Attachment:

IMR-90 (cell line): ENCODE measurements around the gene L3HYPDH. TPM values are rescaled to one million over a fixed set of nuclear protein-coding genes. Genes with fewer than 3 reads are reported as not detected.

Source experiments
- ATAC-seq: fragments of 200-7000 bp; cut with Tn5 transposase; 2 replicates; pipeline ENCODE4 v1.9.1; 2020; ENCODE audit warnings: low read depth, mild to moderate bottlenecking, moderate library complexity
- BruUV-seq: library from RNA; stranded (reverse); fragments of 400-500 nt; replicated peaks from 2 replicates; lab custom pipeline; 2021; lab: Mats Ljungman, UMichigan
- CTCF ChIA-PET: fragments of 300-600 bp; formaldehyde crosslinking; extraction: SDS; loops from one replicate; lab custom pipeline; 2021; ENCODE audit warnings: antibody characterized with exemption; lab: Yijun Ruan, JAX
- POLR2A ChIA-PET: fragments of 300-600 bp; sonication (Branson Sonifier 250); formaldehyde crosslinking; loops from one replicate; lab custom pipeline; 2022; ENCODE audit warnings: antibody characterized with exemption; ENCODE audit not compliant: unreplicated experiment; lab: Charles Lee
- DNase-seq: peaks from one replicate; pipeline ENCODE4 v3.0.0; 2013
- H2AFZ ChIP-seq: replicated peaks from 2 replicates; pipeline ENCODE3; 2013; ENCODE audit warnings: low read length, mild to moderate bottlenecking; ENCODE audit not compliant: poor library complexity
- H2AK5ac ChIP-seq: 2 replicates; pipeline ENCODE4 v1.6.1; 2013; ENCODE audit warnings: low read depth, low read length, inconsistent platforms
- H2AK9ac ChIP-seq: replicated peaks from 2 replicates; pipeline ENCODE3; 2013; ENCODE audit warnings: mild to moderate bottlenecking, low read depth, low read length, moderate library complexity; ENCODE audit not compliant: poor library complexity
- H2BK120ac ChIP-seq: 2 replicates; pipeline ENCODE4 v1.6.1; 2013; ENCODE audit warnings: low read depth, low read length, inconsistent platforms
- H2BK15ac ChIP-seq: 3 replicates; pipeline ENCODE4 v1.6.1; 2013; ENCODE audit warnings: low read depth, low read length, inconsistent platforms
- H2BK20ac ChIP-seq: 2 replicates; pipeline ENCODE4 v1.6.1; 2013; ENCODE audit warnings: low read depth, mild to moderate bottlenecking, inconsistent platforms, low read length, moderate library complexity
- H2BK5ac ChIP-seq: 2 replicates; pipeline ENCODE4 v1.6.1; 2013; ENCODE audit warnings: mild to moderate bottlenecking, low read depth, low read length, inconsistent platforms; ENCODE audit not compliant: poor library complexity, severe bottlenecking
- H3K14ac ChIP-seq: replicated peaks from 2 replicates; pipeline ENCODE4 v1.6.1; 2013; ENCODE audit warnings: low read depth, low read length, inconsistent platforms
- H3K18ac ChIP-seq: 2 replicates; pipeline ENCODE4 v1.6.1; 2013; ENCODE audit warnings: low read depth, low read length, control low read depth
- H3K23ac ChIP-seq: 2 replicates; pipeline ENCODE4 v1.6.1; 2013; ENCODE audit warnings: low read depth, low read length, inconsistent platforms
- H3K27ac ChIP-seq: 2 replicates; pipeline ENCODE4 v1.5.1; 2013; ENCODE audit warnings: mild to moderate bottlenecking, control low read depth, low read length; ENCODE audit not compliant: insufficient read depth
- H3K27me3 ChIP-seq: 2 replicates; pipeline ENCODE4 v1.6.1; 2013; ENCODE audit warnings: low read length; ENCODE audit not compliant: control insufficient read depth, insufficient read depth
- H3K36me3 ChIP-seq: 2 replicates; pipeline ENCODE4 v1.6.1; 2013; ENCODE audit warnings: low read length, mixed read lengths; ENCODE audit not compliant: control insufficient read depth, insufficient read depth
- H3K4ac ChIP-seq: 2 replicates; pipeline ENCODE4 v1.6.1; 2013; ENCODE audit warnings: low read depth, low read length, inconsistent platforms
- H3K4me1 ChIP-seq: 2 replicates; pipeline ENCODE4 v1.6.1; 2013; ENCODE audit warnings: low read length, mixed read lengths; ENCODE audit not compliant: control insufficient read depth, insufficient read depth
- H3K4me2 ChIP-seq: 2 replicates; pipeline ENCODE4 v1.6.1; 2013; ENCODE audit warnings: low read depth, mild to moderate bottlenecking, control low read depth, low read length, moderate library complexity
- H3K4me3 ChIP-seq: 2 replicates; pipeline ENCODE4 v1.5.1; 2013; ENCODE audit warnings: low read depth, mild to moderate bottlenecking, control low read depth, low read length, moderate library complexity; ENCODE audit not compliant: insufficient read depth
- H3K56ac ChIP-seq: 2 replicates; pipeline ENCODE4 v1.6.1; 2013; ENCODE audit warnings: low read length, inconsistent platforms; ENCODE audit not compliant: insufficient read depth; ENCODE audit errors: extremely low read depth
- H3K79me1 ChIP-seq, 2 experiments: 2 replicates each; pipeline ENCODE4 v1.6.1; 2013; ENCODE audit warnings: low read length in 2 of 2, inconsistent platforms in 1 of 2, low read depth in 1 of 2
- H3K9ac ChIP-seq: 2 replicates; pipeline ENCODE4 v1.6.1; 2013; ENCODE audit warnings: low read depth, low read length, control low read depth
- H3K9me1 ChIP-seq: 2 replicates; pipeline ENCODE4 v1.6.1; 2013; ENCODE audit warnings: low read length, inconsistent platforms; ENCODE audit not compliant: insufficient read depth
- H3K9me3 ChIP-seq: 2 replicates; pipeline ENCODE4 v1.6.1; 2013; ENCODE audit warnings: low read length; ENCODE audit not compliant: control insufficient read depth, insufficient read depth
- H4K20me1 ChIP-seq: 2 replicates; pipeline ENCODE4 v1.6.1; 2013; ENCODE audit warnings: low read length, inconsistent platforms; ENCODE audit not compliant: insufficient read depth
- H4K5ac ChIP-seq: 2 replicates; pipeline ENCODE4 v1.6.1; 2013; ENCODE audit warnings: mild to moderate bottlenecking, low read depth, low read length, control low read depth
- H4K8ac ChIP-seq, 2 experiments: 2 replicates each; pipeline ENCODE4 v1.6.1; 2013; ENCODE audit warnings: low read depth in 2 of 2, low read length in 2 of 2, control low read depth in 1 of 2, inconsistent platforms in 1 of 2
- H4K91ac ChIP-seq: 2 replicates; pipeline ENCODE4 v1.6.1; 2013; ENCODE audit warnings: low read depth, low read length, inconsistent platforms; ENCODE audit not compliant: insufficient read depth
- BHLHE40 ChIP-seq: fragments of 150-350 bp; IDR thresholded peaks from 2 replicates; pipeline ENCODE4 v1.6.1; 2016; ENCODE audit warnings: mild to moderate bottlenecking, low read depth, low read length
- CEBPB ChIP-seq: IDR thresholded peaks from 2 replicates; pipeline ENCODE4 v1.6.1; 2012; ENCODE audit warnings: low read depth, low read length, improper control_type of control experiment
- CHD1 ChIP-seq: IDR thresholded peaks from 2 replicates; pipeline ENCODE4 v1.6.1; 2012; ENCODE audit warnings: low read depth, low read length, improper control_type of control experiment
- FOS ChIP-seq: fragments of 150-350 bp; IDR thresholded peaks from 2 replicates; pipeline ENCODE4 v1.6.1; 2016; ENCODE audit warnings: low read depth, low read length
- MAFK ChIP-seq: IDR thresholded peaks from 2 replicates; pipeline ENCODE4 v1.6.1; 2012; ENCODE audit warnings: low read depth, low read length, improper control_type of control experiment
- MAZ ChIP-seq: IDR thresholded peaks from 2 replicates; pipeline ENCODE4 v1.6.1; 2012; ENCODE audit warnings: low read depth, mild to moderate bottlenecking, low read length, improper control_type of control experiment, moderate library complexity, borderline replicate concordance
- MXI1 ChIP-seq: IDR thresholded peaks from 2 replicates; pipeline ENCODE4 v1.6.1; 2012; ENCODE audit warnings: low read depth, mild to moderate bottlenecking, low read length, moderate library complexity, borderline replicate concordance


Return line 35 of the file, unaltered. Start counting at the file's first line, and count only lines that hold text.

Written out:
- CEBPB ChIP-seq: IDR thresholded peaks from 2 replicates; pipeline ENCODE4 v1.6.1; 2012; ENCODE audit warnings: low read depth, low read length, improper control_type of control experiment